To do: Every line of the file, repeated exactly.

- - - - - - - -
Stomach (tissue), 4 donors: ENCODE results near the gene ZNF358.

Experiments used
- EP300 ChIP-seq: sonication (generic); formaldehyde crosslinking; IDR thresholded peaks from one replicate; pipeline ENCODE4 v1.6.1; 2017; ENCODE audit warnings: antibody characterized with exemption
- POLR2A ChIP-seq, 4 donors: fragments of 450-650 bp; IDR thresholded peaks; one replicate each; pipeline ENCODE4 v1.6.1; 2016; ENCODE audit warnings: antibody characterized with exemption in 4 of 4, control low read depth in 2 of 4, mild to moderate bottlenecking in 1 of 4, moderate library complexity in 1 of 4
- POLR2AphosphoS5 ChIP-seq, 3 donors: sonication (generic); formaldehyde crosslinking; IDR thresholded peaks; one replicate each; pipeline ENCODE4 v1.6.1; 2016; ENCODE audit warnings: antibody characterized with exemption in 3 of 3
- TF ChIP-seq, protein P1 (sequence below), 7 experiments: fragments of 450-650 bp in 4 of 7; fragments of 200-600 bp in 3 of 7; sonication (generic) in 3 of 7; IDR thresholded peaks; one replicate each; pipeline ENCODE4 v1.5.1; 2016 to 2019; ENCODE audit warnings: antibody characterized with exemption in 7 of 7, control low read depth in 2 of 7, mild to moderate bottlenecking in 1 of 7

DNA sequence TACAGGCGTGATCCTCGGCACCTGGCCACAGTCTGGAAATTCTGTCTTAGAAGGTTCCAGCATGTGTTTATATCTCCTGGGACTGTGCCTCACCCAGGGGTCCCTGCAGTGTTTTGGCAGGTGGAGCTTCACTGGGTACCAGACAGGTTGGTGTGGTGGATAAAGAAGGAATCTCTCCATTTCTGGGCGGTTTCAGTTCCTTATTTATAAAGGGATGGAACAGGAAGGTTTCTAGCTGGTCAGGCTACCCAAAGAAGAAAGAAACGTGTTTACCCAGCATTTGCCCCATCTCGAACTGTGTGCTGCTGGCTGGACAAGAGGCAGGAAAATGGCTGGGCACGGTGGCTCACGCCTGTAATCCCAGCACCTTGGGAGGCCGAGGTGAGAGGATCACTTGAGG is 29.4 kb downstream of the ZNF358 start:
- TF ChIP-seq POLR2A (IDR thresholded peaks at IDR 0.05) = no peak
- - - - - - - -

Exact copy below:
Stomach (tissue), 4 donors: ENCODE results near the gene ZNF358.

Experiments used
- EP300 ChIP-seq: sonication (generic); formaldehyde crosslinking; IDR thresholded peaks from one replicate; pipeline ENCODE4 v1.6.1; 2017; ENCODE audit warnings: antibody characterized with exemption
- POLR2A ChIP-seq, 4 donors: fragments of 450-650 bp; IDR thresholded peaks; one replicate each; pipeline ENCODE4 v1.6.1; 2016; ENCODE audit warnings: antibody characterized with exemption in 4 of 4, control low read depth in 2 of 4, mild to moderate bottlenecking in 1 of 4, moderate library complexity in 1 of 4
- POLR2AphosphoS5 ChIP-seq, 3 donors: sonication (generic); formaldehyde crosslinking; IDR thresholded peaks; one replicate each; pipeline ENCODE4 v1.6.1; 2016; ENCODE audit warnings: antibody characterized with exemption in 3 of 3
- TF ChIP-seq, protein P1 (sequence below), 7 experiments: fragments of 450-650 bp in 4 of 7; fragments of 200-600 bp in 3 of 7; sonication (generic) in 3 of 7; IDR thresholded peaks; one replicate each; pipeline ENCODE4 v1.5.1; 2016 to 2019; ENCODE audit warnings: antibody characterized with exemption in 7 of 7, control low read depth in 2 of 7, mild to moderate bottlenecking in 1 of 7

DNA sequence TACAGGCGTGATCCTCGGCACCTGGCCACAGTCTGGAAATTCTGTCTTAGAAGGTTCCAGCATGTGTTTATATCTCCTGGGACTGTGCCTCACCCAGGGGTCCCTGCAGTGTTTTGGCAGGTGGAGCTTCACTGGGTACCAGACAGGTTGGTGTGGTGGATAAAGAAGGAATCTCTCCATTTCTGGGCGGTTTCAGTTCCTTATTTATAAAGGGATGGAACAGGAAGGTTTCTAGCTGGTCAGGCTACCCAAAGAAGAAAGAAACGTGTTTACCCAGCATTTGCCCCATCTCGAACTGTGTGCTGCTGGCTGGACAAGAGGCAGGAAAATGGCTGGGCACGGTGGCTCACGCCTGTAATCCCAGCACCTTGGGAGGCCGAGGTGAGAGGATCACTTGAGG is 29.4 kb downstream of the ZNF358 start:
- TF ChIP-seq POLR2A (IDR thresholded peaks at IDR 0.05) = no peak